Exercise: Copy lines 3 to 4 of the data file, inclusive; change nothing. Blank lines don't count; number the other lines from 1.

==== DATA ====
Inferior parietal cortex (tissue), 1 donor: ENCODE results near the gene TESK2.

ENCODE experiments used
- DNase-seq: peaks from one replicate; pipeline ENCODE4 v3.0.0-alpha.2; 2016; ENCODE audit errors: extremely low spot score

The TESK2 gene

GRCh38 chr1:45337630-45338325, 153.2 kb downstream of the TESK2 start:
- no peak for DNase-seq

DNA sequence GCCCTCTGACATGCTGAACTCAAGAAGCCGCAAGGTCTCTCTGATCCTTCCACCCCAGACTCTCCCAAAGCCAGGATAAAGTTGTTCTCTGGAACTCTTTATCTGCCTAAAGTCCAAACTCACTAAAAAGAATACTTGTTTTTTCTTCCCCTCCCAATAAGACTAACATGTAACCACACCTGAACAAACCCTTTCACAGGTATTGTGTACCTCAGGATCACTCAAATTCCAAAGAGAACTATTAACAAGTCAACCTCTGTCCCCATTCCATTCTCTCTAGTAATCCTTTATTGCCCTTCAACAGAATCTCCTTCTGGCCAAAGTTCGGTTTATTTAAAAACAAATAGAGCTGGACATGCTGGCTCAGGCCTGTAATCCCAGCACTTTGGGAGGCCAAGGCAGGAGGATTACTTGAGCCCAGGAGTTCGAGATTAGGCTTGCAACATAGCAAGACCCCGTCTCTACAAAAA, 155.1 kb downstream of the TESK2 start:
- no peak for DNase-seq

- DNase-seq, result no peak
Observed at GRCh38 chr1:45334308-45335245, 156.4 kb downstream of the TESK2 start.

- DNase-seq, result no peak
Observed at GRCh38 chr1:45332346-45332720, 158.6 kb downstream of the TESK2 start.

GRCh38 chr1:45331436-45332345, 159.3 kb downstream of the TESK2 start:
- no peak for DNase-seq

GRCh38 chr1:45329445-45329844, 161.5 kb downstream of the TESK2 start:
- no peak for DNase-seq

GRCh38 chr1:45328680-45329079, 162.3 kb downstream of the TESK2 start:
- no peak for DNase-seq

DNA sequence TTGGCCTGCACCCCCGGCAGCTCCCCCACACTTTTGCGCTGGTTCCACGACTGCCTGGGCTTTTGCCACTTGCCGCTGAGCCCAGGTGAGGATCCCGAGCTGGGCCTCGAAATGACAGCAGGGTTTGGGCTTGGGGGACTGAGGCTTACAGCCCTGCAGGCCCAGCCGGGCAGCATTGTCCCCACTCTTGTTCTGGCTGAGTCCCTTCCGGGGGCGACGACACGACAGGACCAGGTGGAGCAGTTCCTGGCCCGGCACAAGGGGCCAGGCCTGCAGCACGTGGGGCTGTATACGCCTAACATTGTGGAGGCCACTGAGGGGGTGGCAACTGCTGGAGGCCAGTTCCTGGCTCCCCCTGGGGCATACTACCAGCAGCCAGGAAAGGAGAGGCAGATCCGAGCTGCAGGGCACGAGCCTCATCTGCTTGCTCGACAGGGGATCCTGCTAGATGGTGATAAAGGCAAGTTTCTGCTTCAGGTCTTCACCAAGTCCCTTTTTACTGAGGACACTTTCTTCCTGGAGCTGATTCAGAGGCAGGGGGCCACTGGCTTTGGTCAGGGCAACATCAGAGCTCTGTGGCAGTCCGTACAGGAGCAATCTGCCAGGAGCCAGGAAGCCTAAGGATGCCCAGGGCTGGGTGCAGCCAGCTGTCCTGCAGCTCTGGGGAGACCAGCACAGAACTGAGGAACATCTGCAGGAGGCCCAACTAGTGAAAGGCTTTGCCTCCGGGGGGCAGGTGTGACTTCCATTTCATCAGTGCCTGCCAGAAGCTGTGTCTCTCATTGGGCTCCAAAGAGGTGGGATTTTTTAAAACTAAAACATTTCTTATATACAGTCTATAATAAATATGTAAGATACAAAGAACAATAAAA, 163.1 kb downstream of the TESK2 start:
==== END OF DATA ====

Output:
- DNase-seq: peaks from one replicate; pipeline ENCODE4 v3.0.0-alpha.2; 2016; ENCODE audit errors: extremely low spot score

The TESK2 gene